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Southampton council strike: a heroic struggle misled

The rolling strike by 2,400 Southampton council workers is now entering its 11th week. But despite Unite and Unison workers’ continued determination and sacrifice, there appears no sign of the Tory council relenting. Jeremy Dewar argues this is down to missed opportunities and poor leadership.

This Wednesday, 300 social care workers will join binmen and other council employees on strike. Their action started back in May after Southampton Council voted to impose £65 million of cuts over four years – a 28% reduction in the budget. As in other cities, this would involve massive job cuts – 250 this year but as many as 1,000, a quarter of the workforce over the following three.

But what made the Tory council different was that it also wanted to impose a pay cut of 5.4% on all its employees earning more than £17,500, on top of foregoing annual incremental pay rises and the nationally imposed pay freeze. The council, led by the detested Sir Royston Smith, claims that this pay cut will “save” 400 job cuts.

But this sleight of hand has fooled no one; like the £17,500 salary cut off point, it is simply a crude divide and rule manoeuvre. The “offer” involves a real pay cut of 10% this year and a further 5% in years to come, once inflation is taken into account. If the workers accepted the pay cut, far from guaranteeing jobs, it would signal their weakness to a rapacious management, who could come back for more job cuts over the broken backs of the unions.

More recently, Sir Royston has again tried to split the workforce by offering some (but not all) workers a one-off £1,400 payment. But this derisory offer was refused out of hand.

Selective action
The strike has shown exemplary unity between Unison and Unite members, many of whom have taken weeks of action. But the strikes have not been equally shared out. Although there have been occasions when all members have been out together, notably on 30 June, alongside teachers and civil servants, most of the time only a few hundred have been on strike simultaneously.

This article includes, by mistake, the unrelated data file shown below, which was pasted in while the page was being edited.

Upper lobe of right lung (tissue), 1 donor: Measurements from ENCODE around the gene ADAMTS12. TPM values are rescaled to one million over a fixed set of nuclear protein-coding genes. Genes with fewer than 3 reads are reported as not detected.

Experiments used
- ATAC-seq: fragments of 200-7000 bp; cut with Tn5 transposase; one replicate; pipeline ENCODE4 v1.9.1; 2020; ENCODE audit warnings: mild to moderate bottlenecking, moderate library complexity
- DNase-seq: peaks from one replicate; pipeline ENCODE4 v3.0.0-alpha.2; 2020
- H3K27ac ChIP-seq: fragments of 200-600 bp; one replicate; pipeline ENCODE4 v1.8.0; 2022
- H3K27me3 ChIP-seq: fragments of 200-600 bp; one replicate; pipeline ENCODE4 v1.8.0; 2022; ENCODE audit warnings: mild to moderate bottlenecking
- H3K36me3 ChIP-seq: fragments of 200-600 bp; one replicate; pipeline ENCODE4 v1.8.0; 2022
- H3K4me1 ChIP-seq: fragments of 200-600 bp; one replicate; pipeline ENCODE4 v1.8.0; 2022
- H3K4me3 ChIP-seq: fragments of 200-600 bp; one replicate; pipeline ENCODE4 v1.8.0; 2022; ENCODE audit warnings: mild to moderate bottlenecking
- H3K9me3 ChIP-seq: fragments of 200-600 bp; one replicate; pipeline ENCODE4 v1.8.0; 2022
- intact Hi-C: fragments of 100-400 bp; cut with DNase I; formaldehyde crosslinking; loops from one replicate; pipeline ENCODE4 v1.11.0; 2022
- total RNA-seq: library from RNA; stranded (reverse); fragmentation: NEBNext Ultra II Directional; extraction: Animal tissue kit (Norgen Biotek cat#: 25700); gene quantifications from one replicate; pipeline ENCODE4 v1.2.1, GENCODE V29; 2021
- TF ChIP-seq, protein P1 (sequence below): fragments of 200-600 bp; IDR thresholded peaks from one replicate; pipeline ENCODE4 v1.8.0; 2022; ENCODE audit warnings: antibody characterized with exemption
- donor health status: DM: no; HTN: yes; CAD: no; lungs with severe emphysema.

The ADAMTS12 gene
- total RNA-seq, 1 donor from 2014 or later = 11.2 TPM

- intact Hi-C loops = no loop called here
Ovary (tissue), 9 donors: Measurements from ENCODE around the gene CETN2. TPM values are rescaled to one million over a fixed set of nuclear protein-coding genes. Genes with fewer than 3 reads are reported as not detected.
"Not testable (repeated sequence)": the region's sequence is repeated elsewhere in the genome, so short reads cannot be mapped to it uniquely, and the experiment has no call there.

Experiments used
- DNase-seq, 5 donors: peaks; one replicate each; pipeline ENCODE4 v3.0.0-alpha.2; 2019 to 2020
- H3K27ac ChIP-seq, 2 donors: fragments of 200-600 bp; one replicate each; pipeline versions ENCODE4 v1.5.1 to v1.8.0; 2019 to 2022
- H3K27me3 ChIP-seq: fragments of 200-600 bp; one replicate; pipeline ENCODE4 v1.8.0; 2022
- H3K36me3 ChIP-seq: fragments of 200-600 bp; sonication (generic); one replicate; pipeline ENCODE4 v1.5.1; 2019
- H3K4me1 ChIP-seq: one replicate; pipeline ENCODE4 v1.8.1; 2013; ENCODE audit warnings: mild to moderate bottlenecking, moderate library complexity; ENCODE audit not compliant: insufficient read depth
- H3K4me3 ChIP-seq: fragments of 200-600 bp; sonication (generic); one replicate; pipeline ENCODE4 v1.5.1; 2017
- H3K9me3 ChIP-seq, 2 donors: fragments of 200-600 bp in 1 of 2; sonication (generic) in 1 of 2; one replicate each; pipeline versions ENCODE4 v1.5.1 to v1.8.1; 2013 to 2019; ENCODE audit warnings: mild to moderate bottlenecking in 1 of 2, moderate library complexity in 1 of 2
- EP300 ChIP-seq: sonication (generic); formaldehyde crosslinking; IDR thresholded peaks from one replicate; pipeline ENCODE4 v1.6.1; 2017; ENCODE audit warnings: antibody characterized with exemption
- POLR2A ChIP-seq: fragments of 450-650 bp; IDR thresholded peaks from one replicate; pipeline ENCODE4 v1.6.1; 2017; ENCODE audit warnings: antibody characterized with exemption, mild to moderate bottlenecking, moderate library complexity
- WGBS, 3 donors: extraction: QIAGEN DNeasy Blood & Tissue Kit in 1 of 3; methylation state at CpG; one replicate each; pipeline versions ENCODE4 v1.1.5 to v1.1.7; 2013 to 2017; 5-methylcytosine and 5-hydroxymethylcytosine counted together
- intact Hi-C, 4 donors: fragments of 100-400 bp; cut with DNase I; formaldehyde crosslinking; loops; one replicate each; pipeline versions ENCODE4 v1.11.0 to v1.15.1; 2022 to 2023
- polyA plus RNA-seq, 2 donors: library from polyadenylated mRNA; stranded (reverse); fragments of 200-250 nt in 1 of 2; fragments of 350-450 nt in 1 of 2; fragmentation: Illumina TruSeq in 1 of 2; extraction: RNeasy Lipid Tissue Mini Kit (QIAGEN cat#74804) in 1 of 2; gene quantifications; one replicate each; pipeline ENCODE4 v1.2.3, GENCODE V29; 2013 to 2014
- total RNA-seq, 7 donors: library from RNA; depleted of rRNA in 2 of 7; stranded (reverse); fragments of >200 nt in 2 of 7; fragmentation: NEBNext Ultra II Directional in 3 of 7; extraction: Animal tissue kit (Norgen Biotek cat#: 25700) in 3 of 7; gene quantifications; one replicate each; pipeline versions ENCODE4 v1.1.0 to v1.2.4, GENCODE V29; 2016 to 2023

Traffic wardens, social workers, librarians, refuse collectors, street cleaners, building maintenance workers and the Itchen Bridge toll collectors have been among those most often called upon or volunteering to take action. As a result the council has not yet faced a total shutdown, which could force the Tory council to make serious concessions.

This is not to say that the workers have not made life difficult for the bosses. Refuse collectors in particular have not flinched in their fight, even when the local Tories tried to turn residents against them with misleading leaflets and the threat of scab labour.

But the truth is that selective action cannot win this dispute. It is understandable why workers accepted this strategy, especially as the initial votes for action were only narrowly won by 57% and 51% in Unite and Unison. But regional and branch officials have falsely and dangerously heralded their tactics as groundbreaking and superior to all-out indefinite strike. Ian Woodland, Unite’s regional officer said: